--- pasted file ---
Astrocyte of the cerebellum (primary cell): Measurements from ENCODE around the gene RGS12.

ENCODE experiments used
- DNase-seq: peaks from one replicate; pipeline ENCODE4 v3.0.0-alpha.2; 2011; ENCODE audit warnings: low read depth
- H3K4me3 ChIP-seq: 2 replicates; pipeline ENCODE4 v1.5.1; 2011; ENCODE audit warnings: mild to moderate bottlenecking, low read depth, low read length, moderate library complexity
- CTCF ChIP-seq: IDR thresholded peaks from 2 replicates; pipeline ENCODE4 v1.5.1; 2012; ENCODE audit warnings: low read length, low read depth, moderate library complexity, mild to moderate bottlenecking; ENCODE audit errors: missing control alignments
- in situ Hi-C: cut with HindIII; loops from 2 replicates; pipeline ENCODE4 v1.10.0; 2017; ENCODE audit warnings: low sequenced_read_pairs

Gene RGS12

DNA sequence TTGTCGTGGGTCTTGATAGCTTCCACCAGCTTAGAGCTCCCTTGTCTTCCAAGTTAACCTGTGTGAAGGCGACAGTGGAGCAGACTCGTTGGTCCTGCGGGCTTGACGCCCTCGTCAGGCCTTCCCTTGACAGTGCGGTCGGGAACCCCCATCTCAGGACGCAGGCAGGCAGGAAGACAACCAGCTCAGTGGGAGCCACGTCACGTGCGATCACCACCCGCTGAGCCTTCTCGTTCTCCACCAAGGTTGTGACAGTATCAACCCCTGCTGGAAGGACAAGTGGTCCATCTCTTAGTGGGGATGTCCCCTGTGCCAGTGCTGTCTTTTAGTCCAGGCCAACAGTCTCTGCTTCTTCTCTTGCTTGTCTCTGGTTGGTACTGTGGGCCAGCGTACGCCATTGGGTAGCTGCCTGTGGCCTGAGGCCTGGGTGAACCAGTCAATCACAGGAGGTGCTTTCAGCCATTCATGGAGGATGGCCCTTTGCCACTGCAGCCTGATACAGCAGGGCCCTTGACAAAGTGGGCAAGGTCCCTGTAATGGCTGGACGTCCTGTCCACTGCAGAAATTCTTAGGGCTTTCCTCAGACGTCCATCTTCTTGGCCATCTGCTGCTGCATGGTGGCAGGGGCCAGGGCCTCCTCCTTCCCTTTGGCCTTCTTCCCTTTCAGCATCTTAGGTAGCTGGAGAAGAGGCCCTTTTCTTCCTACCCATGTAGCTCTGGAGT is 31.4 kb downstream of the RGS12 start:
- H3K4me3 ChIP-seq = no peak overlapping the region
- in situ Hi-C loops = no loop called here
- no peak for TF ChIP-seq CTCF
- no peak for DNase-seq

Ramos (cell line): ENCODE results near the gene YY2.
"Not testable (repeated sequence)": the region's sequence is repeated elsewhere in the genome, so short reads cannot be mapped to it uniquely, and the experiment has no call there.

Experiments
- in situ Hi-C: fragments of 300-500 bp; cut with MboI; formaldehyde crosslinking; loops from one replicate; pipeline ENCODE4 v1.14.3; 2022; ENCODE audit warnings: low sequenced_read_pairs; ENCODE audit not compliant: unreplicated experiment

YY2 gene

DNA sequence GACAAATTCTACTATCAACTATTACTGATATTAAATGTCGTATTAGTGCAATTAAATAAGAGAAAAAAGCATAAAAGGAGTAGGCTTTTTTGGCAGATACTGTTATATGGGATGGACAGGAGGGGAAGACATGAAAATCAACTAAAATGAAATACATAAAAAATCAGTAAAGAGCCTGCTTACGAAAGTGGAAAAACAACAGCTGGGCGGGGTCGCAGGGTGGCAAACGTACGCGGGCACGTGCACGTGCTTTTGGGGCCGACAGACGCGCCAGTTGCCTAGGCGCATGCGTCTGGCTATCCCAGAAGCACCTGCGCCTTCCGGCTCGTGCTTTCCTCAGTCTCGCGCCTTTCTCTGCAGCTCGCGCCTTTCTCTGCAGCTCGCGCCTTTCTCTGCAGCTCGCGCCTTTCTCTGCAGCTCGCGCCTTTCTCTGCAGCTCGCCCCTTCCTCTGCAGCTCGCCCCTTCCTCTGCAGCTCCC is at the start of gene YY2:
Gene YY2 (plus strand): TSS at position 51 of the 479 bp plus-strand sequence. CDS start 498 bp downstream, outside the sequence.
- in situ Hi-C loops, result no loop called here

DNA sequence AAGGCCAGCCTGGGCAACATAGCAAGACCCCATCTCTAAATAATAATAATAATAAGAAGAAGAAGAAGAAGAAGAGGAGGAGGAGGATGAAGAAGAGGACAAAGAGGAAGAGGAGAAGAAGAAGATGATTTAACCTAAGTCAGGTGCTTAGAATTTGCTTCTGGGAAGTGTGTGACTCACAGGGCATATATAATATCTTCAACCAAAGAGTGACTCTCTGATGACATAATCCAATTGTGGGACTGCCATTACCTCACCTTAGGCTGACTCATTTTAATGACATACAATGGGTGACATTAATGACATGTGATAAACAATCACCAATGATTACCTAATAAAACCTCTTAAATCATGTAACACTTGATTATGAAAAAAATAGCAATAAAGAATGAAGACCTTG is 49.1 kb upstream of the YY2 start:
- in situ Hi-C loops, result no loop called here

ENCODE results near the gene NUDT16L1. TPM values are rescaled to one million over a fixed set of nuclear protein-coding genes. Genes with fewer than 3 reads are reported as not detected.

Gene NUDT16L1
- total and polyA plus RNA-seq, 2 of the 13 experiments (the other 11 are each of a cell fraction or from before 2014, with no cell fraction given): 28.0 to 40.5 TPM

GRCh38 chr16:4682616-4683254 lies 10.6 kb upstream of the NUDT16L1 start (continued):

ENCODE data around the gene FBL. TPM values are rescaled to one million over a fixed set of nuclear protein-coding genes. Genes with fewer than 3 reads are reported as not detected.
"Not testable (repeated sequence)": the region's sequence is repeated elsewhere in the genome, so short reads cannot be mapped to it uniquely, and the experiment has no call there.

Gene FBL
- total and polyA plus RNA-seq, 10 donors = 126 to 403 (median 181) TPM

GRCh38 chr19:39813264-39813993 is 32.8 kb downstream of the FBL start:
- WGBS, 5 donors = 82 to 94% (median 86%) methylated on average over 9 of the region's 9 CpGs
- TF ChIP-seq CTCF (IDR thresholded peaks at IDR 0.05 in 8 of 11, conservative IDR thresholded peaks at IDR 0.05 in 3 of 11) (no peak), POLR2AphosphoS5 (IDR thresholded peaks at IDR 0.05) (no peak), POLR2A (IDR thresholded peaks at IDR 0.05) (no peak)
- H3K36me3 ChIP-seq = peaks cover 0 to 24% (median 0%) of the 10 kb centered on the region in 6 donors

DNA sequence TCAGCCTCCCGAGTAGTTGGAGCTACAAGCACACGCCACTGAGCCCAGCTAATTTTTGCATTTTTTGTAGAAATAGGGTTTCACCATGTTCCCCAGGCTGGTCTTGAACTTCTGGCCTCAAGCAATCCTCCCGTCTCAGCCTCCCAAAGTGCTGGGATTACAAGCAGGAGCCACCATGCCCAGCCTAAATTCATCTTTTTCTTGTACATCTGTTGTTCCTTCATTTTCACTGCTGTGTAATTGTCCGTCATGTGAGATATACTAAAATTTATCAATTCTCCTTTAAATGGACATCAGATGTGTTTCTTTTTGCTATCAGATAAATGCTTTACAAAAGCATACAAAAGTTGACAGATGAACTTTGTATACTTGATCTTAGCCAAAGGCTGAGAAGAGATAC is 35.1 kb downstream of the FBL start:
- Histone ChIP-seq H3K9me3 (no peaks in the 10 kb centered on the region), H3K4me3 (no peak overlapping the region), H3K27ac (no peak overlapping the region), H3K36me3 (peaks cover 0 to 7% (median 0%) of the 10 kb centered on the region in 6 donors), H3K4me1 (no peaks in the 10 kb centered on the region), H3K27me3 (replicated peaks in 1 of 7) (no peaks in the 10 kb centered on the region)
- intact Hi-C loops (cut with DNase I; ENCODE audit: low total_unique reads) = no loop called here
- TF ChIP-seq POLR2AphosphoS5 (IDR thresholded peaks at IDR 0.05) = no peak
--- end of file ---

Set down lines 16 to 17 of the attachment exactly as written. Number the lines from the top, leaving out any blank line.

- in situ Hi-C: fragments of 300-500 bp; cut with MboI; formaldehyde crosslinking; loops from one replicate; pipeline ENCODE4 v1.14.3; 2022; ENCODE audit warnings: low sequenced_read_pairs; ENCODE audit not compliant: unreplicated experiment

YY2 gene